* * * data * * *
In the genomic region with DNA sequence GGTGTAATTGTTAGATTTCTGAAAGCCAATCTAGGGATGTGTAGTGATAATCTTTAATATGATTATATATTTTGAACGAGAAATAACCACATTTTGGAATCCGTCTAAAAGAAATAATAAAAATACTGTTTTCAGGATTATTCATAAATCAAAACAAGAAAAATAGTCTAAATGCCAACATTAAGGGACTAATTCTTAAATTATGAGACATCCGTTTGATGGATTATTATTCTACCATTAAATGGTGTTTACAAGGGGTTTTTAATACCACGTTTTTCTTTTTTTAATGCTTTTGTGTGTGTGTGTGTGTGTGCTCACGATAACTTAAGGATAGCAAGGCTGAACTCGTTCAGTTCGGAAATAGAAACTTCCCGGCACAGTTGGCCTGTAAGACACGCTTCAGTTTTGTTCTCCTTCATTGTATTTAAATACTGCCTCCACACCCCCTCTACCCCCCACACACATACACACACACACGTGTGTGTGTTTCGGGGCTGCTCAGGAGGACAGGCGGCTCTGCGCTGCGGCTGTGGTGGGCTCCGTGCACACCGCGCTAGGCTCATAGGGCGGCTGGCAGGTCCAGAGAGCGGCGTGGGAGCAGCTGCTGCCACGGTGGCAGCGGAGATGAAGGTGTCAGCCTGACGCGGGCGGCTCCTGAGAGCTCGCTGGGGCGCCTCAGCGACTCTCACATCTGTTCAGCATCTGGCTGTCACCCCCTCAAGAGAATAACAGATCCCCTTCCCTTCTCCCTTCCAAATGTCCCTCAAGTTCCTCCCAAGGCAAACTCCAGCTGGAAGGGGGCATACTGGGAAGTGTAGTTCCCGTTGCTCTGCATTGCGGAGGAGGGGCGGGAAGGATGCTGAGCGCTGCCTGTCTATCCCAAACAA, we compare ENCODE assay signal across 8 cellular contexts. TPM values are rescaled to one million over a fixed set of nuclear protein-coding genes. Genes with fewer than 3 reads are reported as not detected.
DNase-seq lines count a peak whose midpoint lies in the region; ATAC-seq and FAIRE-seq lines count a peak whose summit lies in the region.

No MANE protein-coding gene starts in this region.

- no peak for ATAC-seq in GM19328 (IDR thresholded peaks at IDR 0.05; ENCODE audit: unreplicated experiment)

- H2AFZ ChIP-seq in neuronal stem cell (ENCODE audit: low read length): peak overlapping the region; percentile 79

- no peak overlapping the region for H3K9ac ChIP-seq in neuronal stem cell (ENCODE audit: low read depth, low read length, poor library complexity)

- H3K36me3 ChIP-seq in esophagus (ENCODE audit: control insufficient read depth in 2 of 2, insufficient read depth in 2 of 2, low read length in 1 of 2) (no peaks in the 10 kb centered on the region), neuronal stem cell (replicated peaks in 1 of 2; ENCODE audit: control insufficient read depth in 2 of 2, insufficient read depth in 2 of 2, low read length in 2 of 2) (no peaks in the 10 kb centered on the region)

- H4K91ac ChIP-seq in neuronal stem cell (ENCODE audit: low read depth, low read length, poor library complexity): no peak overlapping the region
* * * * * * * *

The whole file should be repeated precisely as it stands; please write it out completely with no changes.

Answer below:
In the genomic region with DNA sequence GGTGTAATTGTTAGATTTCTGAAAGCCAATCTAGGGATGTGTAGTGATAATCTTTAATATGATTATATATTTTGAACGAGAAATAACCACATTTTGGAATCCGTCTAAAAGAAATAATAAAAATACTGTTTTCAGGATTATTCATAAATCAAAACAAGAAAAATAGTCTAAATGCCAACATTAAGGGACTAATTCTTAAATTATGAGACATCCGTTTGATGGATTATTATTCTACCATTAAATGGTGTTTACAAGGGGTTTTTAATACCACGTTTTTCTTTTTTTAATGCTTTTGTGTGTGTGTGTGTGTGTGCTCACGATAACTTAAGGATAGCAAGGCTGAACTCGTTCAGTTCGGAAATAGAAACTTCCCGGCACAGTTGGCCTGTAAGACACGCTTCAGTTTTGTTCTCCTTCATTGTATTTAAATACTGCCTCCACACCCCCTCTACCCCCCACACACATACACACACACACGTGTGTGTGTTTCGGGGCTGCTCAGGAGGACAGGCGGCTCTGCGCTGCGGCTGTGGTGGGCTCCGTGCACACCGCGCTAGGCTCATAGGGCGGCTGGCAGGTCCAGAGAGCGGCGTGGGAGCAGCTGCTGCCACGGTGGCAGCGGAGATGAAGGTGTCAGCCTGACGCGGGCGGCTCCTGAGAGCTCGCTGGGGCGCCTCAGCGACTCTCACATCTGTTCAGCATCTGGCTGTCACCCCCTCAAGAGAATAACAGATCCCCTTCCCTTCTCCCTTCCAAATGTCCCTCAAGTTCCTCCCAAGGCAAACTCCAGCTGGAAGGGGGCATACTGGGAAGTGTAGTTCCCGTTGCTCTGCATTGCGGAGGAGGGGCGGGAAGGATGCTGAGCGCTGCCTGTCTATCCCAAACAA, we compare ENCODE assay signal across 8 cellular contexts. TPM values are rescaled to one million over a fixed set of nuclear protein-coding genes. Genes with fewer than 3 reads are reported as not detected.
DNase-seq lines count a peak whose midpoint lies in the region; ATAC-seq and FAIRE-seq lines count a peak whose summit lies in the region.

No MANE protein-coding gene starts in this region.

- no peak for ATAC-seq in GM19328 (IDR thresholded peaks at IDR 0.05; ENCODE audit: unreplicated experiment)

- H2AFZ ChIP-seq in neuronal stem cell (ENCODE audit: low read length): peak overlapping the region; percentile 79

- no peak overlapping the region for H3K9ac ChIP-seq in neuronal stem cell (ENCODE audit: low read depth, low read length, poor library complexity)

- H3K36me3 ChIP-seq in esophagus (ENCODE audit: control insufficient read depth in 2 of 2, insufficient read depth in 2 of 2, low read length in 1 of 2) (no peaks in the 10 kb centered on the region), neuronal stem cell (replicated peaks in 1 of 2; ENCODE audit: control insufficient read depth in 2 of 2, insufficient read depth in 2 of 2, low read length in 2 of 2) (no peaks in the 10 kb centered on the region)

- H4K91ac ChIP-seq in neuronal stem cell (ENCODE audit: low read depth, low read length, poor library complexity): no peak overlapping the region